There are some similar concepts in CAD and it’s easy for some newbies to get confused, so I’ve listed some of those concepts below.

1.Zoom & Scale

Zoom (Z): Zoom is about the viewport, not the object itself. It’s like the lens of a camera and you can see things closer or farther with Zoom. Although what you see is a bigger or smaller object, the real size of the object won’t change anyway.

Scale (SC): Scale is about the object since using it will change the actual size of the selected object. Using Scale, you need to specify scale factor and the object will be scaled according to the scale factor.

2. Stretch & Extrude

I think these two are less confusing since Stretch is usually used while Extrude is less used by designers. But we still need to tell one from another.

Stretch (S): Stretch is to extend parts of 2D objects. Usually, it’s used to modify the size of parts of the object in a certain direction; if the whole object is selected, then the object will be moved.

Extrude: Extrude is to extend 2D graphics into 3D models and you can use it on polyline, area and so on. It works like this: Draw the section of the 2D graphics and process it into polyline or area, specify the height of extrusion, we can also specify the angle of extrusion.

3. WCS & UCS

Those two concepts are not complex though confusing for many starters. CAD system has provided us a virtual three-dimensional space and this three-dimensional space has a coordinate system as its benchmark and this coordinate system is called WCS (Word Coordinate System). Users can change the coordinates-origin, direction, rotation angle, and position, the coordinate system after all these adjustments is called USC (User Coordinate System). We can define and change UCS, but the WCS is unchangeable.

4. LTSCALE, CELTSCALE & PSLTSCALE

LTSCALE: Line type of all the graphics in the drawing will multiply this figure, for example, if we set the LTSCALE as 100, the line type scale of certain line is 2, then the actual scale is 200. If the drawing file size is very large or small, we can adjust LTSCALE in order to normally display the dashed line.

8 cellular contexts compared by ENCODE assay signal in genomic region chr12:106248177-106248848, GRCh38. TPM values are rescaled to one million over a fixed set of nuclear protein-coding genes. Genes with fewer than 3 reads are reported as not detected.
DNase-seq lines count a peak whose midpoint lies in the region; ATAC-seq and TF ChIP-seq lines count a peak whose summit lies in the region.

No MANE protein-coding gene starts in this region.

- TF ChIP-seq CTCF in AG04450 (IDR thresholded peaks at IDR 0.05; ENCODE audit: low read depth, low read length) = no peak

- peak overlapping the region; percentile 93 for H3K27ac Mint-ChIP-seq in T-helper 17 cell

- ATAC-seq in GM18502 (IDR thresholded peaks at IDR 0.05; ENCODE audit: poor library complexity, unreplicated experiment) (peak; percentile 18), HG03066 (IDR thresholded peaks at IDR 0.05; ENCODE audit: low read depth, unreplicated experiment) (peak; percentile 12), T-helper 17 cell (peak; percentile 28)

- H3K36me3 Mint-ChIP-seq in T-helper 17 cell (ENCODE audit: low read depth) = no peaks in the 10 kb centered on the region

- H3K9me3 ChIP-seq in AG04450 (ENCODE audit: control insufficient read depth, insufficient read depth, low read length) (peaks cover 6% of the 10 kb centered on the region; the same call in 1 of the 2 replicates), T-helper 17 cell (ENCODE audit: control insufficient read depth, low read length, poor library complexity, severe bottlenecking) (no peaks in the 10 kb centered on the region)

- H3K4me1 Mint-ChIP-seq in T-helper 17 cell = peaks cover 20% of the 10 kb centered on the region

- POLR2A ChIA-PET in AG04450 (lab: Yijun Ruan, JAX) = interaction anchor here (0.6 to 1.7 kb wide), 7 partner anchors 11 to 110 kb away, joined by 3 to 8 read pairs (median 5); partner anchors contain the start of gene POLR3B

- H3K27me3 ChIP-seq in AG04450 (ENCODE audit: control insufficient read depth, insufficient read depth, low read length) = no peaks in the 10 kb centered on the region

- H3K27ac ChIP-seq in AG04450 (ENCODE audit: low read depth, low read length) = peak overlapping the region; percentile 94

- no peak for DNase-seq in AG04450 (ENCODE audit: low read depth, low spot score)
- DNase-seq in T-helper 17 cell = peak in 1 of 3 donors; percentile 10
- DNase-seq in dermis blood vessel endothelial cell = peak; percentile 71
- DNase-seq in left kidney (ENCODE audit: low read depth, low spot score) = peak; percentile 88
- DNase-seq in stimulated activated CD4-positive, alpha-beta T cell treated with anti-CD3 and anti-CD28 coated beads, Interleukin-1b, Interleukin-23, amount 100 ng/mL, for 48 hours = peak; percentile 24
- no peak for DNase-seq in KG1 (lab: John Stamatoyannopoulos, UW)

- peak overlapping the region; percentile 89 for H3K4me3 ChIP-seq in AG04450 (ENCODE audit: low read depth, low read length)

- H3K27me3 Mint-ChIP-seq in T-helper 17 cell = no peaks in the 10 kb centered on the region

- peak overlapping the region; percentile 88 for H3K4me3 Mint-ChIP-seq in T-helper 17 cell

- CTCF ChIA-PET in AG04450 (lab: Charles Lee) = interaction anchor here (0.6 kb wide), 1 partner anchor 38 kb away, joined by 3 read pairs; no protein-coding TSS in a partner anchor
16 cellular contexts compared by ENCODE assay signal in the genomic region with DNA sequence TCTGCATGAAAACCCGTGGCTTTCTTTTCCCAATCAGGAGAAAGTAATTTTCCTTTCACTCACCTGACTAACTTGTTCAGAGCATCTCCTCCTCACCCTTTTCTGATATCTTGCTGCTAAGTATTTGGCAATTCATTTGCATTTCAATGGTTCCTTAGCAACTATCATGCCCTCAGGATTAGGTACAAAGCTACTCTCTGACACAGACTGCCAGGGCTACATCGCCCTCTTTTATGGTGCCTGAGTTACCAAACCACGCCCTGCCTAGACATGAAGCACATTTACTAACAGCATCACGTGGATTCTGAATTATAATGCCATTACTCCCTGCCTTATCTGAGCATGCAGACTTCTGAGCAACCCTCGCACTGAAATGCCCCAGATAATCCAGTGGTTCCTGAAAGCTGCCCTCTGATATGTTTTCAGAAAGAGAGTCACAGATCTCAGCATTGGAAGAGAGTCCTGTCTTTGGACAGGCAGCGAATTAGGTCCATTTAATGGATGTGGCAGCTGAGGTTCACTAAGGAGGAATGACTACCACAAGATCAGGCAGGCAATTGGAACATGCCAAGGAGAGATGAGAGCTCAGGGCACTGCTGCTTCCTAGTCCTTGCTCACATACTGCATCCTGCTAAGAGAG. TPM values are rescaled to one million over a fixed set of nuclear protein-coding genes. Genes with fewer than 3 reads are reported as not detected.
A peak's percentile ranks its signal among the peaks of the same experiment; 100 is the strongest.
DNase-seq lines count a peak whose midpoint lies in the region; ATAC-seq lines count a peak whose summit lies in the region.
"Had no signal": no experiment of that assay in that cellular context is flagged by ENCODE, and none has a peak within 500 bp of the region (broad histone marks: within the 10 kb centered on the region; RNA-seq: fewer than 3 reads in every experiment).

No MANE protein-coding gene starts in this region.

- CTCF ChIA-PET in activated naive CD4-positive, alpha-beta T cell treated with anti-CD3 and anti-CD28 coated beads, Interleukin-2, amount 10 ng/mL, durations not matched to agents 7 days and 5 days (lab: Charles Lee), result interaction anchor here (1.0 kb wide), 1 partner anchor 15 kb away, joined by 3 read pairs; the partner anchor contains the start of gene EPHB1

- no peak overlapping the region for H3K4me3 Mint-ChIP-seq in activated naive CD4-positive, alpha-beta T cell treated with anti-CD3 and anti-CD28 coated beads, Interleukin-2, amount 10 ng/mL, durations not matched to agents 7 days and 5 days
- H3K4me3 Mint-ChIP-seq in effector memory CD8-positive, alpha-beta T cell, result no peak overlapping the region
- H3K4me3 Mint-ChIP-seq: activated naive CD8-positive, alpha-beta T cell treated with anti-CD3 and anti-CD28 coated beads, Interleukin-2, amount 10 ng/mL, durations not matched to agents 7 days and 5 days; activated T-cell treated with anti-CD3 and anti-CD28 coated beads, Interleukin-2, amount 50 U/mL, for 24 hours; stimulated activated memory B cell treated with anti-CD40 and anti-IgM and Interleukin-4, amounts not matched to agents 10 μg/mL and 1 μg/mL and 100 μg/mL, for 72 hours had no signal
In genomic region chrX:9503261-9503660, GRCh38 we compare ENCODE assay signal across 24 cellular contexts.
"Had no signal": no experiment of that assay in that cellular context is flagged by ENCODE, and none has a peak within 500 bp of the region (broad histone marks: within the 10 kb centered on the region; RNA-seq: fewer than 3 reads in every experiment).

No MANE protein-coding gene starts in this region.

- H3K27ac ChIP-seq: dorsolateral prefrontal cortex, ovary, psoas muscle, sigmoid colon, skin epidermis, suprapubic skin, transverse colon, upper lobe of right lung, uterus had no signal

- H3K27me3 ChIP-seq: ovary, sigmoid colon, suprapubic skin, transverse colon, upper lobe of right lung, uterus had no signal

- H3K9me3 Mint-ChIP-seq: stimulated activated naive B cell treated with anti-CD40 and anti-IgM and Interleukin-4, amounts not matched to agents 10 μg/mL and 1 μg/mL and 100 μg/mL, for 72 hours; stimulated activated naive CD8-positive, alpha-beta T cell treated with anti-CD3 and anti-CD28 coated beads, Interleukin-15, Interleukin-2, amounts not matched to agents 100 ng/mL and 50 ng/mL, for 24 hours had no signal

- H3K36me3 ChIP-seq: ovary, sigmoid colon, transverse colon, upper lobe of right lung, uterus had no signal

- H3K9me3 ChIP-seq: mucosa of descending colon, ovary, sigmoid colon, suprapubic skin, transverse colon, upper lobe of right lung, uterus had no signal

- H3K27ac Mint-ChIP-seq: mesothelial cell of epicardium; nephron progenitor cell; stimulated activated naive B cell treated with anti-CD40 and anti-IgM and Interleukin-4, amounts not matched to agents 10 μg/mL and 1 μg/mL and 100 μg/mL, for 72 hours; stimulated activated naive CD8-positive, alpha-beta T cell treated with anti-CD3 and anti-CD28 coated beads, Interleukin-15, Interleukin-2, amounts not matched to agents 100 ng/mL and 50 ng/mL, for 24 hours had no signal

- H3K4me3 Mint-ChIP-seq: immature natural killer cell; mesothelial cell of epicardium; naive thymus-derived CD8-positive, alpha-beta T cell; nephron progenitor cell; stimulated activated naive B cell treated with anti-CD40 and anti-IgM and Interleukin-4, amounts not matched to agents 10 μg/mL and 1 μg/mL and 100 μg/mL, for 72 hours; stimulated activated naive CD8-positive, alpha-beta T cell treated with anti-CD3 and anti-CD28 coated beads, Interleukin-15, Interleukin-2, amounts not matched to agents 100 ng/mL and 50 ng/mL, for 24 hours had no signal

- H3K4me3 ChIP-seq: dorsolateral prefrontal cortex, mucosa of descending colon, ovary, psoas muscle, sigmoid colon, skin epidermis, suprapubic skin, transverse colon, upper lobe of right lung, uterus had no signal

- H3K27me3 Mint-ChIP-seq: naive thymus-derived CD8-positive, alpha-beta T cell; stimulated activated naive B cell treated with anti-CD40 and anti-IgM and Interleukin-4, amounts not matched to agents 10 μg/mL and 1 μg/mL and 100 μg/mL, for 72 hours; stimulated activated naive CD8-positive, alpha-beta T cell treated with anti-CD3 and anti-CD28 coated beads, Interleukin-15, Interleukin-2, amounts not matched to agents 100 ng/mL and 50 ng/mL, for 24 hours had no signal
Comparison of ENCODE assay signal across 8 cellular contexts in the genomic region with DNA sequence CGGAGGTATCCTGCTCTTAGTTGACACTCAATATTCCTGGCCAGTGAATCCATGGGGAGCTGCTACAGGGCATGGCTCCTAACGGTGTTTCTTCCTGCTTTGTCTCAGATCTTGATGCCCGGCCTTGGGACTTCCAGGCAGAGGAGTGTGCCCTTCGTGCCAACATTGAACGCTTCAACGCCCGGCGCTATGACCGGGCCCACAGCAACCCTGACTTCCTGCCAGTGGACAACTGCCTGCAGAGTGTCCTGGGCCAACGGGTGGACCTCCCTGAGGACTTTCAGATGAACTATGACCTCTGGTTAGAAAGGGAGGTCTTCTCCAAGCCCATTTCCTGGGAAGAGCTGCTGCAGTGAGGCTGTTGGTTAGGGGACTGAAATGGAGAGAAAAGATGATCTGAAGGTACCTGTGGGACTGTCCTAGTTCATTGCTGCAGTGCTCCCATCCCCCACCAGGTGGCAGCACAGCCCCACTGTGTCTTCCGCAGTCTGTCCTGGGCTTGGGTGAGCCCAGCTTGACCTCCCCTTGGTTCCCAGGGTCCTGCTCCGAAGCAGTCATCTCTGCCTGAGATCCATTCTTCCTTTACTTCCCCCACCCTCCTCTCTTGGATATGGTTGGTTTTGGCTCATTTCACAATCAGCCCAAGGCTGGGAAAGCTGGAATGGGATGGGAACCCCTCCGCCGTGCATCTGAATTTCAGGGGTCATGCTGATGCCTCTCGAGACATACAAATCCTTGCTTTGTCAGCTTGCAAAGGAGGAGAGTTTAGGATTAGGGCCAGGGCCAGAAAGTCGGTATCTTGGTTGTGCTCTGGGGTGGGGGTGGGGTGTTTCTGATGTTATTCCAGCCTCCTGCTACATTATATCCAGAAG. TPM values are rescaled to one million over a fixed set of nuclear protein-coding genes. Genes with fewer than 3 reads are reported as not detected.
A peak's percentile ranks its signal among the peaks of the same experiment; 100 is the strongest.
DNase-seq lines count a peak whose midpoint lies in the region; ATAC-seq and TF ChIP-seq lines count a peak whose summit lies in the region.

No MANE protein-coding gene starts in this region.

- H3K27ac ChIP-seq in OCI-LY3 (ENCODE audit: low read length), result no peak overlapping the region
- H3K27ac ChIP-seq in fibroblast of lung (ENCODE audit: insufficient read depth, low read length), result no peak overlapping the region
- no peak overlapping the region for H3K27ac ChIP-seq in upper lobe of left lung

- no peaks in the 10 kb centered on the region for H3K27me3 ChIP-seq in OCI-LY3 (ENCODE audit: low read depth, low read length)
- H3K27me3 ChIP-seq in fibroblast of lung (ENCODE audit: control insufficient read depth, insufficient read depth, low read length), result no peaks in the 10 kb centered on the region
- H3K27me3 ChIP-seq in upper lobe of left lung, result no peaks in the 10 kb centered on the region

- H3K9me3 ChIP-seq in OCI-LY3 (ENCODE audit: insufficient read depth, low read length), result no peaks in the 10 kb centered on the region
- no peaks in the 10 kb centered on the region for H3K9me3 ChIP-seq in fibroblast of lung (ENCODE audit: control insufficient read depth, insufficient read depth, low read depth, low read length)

CELTSCALE: The CELTSCALE in the linetype manager will affect the linetype of all already-created objects but will not affect those that have been created.

PSLTSCALE: Every object has its own linetype and we can modify it in the Properties box.

5. Drawing scale, plot scale & viewport scale

Drawing scale: Drawing scale is to zoom in and out the drawing according to certain scale, for example, if the drawing scale is 1:100, this is to zoom out the graphics 100 times to ensure the drawing can be plotted by 1:1 scale, in this case, we need to dimension according to the actual size and set the scale of dimension.

Plot scale: Drawing by 1:1 can make the drawing very big or small, we’ll always need to zoom in or out by some scale to make it printable, so we need to set the plot scale. Usually, the plot scale has already been set before drawing.

Viewport scale: CAD provides layout space printing. We can use a viewport to display drawings, set the viewport scale, add drawing frame to the viewport, and print by 1:1. Multiple viewports can be set in the layout space and every viewport use a different scale, in this case, we’ll need to adjust the text and standards.

6. Thickness and Elevation

When drawing rectangles, two parameters appear in the Command line: Thickness and Elevation.

Elevation is the flat space where the rectangle is ( other flat spaces parallel to space whose height is 0, and its height shows in its z-coordinate)

Thickness is about the rectangle itself, more specifically the height that forms the cube( we can see this in 3D drawings)

In the following picture, there are three rectangles, the thickness of the red and green rectangle is 0, the yellow one 30, their elevation is respectively: 0, 50 and 100.

Thickness is an attribute of two-dimensional drawing while elevation can be applied to every separate object as well as to viewport as a whole.

Thickness: Open the Properties box with CTRL + 1, we can see that thickness is a basic property. We can set thickness with most two-dimensional graphics such as line, polyline, circle and so on, but spline is an exception.

Elevation: If the z-coordinate of the graphics that you’re drawing is nonzero, it means that your current drawing has elevation. If you open the Properties box without selecting any objects, take a look at the z-coordinate of the viewport. If you can’t modify in the Properties box, you’ll need to enter Elevation command and modify the elevation.

OK, that’s pretty much I’ve concluded and if you have concepts that just drive you crazy and you can’t tell one from another, please leave a comment or email me, I will add them to the list.

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